As we wind down the semester, we come to our final Community Enrichment Class. “Magic And Tech: Elements of Science Fiction and Fantasy” taught by MFA candidates Molly (MK) Martin and Dexter Loken. I interviewed the two of them recently and wow, was it fun. I’m glad I recorded our Zoom meeting, though. With the two of them “riffing off each other” at lightning speed, there was no way I was going to get it all down in my notebook, much less decipher my chicken scratch after the fact. I will make a valiant attempt, however, to tell you who they are and what they will teach.
Let me start by introducing them.
Molly MK Martin
Molly was born and raised in Minnesota, but the world travel bug hit her early: she spent a year of high school as an exchange student in Paraguay. As an adult she joined the Army and was deployed in Afghanistan and Iraq, which led to a government job stateside. She lived in Eugene, Oregon for a bit, where she got a degree in Linguistics from U of O.
She and her family moved to North Carolina, and then, through a state program to lure remote workers to this state, ended up here in Vermont. One thing about living in Vermont, though: she missed her writer friends. They had been plentiful in Eugene. In looking to find fellow scrivener souls she stumbled across VCFA and realized that the Writing & Publishing program would be a perfect fit. We are lucky to have her! (You can read more about Molly, including her publications, on the poster at the bottom of the page.)
Dex is a California boy with nomadic genes. He served in the Peace Corps in Tanzania and has traveled extensively, so far visiting and/or living in 23 countries. The certificate in publishing drew him to VCFA. He then decided to stay for the long haul and get his MFA. As far as writing goes, he finds himself writing short form Creative Non-Fiction, but his true calling is long form Speculative Fiction. He says—and this is true of Molly as well—that his ideas are simply too big for short stories.
He’s been “stuck” in California since Covid started, but at least he has his black lab mix to keep him company!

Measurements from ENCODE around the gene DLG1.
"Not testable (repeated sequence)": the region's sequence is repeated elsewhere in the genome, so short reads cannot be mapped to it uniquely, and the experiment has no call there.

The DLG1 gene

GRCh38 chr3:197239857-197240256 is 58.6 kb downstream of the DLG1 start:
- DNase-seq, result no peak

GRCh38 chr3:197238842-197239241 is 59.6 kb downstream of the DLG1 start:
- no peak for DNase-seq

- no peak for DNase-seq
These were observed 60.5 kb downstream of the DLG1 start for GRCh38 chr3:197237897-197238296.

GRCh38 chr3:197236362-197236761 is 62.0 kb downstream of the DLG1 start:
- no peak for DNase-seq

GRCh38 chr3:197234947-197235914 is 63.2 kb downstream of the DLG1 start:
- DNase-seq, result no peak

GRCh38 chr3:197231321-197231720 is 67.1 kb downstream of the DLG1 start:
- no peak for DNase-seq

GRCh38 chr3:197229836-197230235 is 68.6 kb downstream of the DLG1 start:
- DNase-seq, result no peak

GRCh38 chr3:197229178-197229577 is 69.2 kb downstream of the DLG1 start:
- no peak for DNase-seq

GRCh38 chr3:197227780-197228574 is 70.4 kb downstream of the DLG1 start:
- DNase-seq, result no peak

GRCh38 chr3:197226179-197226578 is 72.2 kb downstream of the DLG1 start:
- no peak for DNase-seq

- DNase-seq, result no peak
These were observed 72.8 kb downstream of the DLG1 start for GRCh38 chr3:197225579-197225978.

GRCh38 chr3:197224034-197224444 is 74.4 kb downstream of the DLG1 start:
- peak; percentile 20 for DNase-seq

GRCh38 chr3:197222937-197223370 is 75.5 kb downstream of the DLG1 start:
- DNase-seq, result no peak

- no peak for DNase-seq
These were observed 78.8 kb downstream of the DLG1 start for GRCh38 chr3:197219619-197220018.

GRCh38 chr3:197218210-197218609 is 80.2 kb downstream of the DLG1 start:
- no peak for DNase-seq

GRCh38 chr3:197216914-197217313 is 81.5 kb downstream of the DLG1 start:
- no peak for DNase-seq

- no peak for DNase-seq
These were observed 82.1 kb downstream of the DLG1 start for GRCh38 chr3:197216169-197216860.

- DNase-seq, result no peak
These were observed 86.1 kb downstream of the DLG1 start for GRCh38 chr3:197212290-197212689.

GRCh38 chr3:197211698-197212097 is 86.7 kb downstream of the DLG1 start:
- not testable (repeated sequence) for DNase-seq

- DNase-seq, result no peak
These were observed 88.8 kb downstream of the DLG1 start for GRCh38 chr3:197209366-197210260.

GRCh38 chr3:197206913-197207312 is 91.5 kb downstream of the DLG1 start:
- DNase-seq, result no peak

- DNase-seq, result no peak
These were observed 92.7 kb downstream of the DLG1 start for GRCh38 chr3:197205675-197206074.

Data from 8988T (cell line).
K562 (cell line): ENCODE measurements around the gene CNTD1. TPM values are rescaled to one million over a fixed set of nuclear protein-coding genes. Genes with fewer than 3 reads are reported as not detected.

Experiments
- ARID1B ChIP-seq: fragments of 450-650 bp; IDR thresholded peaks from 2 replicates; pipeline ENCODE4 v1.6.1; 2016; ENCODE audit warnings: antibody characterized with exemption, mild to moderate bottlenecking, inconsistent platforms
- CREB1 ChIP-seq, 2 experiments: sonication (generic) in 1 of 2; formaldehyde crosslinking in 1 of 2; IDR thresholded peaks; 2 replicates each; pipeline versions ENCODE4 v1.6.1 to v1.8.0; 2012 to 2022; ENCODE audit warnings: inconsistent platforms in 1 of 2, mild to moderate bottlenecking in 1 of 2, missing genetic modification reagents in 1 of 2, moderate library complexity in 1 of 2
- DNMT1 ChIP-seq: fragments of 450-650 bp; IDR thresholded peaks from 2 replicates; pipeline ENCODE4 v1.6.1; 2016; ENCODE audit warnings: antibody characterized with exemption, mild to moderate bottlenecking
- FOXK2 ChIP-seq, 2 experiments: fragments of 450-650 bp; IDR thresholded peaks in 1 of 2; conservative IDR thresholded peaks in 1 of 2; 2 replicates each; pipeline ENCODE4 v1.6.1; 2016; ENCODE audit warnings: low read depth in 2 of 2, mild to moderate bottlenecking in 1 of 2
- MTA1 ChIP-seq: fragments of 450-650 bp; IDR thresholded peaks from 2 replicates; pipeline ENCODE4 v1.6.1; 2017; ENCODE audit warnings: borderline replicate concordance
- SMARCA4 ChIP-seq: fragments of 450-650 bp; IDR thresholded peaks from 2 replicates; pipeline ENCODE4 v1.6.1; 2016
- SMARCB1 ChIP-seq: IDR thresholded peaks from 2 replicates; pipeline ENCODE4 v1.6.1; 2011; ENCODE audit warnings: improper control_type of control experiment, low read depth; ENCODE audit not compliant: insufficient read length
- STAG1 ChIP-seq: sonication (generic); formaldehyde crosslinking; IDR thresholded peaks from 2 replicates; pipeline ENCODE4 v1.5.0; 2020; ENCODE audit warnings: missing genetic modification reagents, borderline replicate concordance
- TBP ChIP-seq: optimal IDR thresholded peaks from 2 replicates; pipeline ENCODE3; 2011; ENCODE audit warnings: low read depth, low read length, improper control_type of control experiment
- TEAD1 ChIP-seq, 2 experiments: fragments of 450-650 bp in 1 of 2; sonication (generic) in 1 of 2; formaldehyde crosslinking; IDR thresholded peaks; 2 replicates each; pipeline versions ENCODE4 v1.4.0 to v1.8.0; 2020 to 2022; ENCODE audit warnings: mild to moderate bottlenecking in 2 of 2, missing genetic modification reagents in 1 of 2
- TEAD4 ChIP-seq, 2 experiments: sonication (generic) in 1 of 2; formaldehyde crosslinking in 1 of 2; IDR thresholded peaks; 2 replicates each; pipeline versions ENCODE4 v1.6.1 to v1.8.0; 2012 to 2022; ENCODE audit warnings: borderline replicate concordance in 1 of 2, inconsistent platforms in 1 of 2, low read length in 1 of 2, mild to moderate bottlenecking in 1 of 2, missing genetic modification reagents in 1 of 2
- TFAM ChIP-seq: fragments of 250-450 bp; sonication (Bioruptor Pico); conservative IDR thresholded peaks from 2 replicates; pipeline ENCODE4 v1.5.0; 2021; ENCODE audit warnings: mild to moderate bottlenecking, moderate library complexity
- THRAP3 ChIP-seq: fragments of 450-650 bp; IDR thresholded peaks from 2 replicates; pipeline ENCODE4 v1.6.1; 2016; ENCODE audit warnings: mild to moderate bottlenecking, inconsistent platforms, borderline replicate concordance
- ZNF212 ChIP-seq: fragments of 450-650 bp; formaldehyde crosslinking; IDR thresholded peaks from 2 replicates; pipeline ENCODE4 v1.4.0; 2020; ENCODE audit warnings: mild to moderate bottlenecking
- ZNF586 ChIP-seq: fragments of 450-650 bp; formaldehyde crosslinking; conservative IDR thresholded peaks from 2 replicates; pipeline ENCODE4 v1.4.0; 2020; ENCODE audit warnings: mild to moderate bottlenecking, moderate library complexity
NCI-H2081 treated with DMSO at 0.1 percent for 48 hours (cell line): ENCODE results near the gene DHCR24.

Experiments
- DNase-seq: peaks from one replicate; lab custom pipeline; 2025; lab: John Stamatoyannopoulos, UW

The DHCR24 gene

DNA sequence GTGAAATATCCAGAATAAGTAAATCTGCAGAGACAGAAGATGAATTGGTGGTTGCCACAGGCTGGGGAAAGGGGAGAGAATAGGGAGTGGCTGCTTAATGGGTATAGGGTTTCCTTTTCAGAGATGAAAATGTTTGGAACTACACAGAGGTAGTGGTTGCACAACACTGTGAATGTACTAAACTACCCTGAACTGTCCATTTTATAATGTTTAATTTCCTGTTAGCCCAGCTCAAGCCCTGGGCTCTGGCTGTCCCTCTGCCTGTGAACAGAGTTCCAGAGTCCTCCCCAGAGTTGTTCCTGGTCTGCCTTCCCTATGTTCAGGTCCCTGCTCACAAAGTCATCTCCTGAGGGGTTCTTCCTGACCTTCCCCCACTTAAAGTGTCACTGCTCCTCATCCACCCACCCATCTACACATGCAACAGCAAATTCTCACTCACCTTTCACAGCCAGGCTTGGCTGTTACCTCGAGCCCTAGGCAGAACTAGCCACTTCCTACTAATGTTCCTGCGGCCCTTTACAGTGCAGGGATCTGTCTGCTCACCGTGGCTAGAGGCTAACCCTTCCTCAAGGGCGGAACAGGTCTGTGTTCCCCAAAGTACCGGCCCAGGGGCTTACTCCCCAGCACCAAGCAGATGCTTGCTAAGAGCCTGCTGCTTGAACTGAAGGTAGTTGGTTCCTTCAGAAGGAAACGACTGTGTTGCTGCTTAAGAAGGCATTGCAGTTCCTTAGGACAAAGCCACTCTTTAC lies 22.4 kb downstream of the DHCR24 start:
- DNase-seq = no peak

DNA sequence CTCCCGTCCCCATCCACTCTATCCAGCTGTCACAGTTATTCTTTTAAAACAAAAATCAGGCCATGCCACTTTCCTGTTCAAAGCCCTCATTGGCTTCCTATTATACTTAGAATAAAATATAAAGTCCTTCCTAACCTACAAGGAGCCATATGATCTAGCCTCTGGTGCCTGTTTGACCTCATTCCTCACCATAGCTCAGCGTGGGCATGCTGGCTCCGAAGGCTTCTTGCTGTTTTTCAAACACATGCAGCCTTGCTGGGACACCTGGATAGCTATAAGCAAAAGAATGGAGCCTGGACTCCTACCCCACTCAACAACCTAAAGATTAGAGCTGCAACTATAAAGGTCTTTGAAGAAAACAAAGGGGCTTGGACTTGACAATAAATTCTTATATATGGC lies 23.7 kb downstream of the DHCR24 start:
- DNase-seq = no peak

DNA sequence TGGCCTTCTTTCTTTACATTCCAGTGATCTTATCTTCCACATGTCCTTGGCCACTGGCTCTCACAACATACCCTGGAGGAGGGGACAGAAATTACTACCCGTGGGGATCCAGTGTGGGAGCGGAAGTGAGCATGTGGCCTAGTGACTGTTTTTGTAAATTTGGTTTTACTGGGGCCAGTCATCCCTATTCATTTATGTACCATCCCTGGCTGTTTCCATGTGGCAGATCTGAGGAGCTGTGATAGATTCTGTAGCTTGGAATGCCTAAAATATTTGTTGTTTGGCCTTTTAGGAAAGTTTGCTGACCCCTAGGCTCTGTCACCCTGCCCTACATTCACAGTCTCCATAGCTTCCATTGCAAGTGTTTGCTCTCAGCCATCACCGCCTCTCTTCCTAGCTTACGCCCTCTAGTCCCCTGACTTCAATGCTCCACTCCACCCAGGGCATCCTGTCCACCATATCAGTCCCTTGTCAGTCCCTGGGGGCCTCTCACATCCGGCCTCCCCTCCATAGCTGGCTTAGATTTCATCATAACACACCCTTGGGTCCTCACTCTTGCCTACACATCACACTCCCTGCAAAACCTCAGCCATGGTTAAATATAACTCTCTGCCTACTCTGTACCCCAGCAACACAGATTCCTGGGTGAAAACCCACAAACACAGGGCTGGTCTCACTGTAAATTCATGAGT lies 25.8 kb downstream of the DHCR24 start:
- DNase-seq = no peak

This class is about the nuts and bolts of writing speculative fiction. It is a how-to class for the writing of magic and science.
There’s a lot more telling in speculative fiction, because, as Dexter says, it needs it. You’re building an entire world, unlike, say, most literary fiction which takes place in a world very much like our own. But, on the other hand, you don’t want to give too much exposition. You don’t want the dreaded info-dump. So how do you write a world that is convincing without too much telling? According to these two fine writers you have to know the backstory of your world. You have to know what makes your world tick.
But—and here’s the kicker—you don’t necessarily have to write everything you know about this world. If you know, and stick to, the rules of your world, readers will get it. There’s a caveat there, however: The world of your story doesn’t necessarily have to follow the rules of our world, BUT, once you have established the rules, you must stick to them.
In other words, if gravity doesn’t exist in your world on page twenty-three, or time moves differently on page fifty-five, then gravity and time must behave the same on page three-hundred-and-two. Otherwise, according to Molly—and I concur—you’ll “piss-off your readers.”
The two will also go into some of the misconceptions about speculative fiction. Molly brought up the idea that speculative fiction is formulaic. She says (and do I even have to tell you that I concur?) that what some see as formulas are actually scaffolding upon which a good story is built. Rather than constrain a story, it supports the story. It allows it to be bigger—and better—than it could’ve been otherwise.
For his part, Dex wants to get into the misconception that writers write speculative fiction because it is somehow “easier” than other genres. He says (yeah, yeah, yeah, I know you know that I concur) that speculative fiction is just as difficult to write as other genres. Each genre has its challenges, and spec-fic is not wanting in that regard.
So, go to this, our last community enrichment class. You’re sure to have a blast, and your writing will improve as well! Tickets and information here.